“What happens when you have too many schools? What happens if you have leaders doing it because they have to not because they want to?” wondered Autumn Chapman, a School Climate Change Grant Project Director, from Eureka, CA.
“What commitment are you making from today?”
“I promise to move away from what’s expedient and move toward what’s compassionate,” pledged Rob Simon, Restorative Practices Advocate, in Wichita, KS, Public Schools. “People say ‘I don’t have time.’ I say, ‘You don’t have time not to.’”
“I promise to create space and time to have a mini-conversation with all 750 students in my school,” vowed Mary Bowie, a school principal from Milwaukee, WI.
The symposium ended with the closing go-around: “One thing that was most meaningful about this experience.”
“We have been dealing with competing mindsets — behavioral, developmental,” concluded Kate Snow, Climate Coordinator of Davis, CA, Unified School District. “But there is a shared mindset that includes all those perspectives. This event was a very concrete and visceral experience of that reality.”
Ultimately, after two days of challenging, in-depth discussions, symposium participants and panelists alike had moved from anticipation through uncertainty to understanding and hopefulness for the future.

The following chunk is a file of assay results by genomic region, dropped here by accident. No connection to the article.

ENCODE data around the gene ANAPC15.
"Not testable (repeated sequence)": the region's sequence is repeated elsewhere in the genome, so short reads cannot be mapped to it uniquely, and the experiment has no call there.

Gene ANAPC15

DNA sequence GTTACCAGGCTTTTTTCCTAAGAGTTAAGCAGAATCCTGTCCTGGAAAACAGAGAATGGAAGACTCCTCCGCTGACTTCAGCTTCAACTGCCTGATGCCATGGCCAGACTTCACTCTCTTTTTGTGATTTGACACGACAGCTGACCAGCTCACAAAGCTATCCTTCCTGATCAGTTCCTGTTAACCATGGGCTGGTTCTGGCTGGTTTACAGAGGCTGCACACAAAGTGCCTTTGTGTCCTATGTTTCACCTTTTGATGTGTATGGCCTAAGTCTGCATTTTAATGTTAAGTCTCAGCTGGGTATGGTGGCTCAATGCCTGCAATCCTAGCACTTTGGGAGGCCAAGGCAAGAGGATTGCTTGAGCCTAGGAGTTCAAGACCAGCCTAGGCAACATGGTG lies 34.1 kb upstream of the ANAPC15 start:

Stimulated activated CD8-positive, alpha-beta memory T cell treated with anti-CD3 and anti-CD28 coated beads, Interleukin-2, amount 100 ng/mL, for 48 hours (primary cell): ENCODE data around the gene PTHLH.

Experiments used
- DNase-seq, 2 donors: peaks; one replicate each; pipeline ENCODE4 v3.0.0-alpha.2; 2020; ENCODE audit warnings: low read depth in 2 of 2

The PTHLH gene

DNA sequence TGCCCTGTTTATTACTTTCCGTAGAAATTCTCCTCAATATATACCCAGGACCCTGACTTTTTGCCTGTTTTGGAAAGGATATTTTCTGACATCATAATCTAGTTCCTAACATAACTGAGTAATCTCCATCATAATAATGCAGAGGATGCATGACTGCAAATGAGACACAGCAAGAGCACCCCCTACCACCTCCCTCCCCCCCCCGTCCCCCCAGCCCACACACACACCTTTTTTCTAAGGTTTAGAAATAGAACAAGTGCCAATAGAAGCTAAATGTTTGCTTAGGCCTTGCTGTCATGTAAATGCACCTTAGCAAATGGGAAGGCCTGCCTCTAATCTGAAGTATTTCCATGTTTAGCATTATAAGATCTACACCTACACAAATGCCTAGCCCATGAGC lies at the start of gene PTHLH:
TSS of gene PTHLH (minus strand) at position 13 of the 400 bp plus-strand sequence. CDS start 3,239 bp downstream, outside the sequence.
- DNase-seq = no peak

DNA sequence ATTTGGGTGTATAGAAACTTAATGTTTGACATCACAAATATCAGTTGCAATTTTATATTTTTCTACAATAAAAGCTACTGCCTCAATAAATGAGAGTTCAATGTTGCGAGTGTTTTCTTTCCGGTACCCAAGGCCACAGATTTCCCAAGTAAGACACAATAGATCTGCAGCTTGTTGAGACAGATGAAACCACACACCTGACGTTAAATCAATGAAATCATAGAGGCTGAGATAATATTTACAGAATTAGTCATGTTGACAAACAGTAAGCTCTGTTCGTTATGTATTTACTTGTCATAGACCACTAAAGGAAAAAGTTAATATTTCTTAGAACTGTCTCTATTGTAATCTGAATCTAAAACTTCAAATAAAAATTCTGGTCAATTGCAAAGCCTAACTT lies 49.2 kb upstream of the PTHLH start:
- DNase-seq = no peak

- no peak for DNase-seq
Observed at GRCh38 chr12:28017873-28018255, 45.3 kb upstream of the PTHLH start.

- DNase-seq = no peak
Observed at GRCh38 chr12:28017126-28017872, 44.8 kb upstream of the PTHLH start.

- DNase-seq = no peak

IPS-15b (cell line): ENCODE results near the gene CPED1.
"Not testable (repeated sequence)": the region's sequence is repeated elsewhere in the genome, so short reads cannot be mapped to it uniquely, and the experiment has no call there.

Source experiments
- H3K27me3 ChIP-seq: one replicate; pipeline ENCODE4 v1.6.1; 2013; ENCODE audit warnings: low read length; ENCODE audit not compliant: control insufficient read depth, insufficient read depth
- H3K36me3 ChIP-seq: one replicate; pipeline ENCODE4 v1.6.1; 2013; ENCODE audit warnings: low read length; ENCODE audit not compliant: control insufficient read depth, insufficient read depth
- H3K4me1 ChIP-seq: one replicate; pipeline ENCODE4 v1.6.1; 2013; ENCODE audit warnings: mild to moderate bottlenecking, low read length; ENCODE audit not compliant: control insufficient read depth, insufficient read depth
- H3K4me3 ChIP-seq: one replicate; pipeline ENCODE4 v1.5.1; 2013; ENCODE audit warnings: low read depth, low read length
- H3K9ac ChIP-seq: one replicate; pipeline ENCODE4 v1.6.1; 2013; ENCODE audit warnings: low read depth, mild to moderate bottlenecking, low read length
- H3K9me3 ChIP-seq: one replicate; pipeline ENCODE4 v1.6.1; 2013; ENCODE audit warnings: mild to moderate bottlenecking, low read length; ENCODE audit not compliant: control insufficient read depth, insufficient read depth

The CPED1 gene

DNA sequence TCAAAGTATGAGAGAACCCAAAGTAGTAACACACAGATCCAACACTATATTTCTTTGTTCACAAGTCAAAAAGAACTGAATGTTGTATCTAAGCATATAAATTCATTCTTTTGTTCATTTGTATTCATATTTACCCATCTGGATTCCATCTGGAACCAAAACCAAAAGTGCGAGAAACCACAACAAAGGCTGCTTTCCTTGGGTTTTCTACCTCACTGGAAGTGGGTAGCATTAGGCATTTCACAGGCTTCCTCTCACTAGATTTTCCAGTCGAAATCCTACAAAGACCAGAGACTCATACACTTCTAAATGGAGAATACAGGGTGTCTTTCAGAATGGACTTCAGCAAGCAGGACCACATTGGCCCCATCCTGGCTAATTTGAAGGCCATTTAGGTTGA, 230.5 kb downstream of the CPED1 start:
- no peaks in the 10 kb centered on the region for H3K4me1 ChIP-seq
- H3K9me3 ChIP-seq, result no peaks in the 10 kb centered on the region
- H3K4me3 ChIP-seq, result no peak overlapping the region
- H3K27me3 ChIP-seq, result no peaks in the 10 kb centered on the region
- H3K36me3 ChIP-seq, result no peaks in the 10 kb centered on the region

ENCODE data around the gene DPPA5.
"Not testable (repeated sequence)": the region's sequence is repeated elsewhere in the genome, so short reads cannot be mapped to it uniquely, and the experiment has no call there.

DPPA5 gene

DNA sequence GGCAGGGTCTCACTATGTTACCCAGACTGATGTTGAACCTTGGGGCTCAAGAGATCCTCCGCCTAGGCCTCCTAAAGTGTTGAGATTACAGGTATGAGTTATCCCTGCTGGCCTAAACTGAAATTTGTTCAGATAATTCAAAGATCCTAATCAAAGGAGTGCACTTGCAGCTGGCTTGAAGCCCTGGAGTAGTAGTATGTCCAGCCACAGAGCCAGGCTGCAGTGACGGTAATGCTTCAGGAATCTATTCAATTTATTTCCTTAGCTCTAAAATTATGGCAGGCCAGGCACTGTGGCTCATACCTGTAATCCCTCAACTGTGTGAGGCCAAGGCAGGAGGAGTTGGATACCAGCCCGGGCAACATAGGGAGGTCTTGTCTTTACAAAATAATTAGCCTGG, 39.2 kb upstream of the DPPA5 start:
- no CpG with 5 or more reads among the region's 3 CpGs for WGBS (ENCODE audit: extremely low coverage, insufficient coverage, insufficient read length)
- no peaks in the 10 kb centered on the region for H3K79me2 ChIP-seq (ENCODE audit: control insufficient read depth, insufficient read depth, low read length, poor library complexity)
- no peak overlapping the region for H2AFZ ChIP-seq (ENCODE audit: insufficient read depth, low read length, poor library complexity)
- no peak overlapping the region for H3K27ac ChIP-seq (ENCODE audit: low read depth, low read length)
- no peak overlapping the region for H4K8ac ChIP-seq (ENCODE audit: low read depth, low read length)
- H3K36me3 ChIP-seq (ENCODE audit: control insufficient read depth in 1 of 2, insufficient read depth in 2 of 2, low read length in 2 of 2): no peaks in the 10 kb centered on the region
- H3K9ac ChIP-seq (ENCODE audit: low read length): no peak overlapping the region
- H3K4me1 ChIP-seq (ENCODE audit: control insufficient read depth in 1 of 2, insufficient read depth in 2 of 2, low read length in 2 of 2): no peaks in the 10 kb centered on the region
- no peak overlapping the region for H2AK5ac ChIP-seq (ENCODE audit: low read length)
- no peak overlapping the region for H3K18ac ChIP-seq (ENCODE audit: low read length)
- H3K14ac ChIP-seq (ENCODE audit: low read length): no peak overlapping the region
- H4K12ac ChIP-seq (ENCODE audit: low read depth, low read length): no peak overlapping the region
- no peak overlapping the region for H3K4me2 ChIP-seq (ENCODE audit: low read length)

The next day, the panelists met together by themselves to continue the conversation. They felt the pressure to come up with a way to integrate their programs, but they believe that a truly sustainable solution has to be thoroughly participatory and include all local stakeholders. They did agree that over the next few months they will collaborate on a white paper on how to integrate the various models and will share it widely.
“There was a lot of creative conversation around the extent to which educators have come to expect fairly proscribed answers,” reflected IIRP president John Bailie a month after the event. He also reported that the symposium had been a great chance for program leaders to get to know each other and their work. “You can’t collaborate without understanding and relationships,” he explained, adding, “The IIRP will be taking a more collaborative approach to climate reform that these new relationships have made possible.”
Janet L. Fox Petersen, Ed.D., a school psychologist in Wichita, KS, Public Schools, talks about her experience at the Integrating School Climate Reform Efforts symposium:
Read panelist Rodger Dinwiddie's blog post in which he speaks of his experience at the symposium.
Recently in Education Week, school consultant Peter DeWitt asked Sean Slade, director of ASCD’s Whole Child Programs (the two co-authored a new book, School Climate Change: How Do I Build a Positive Environment for Learning) to discuss the challenges to helping schools create safe, supportive, engaging and healthy climates for learning and other school-climate issues similar to those explored at the symposium.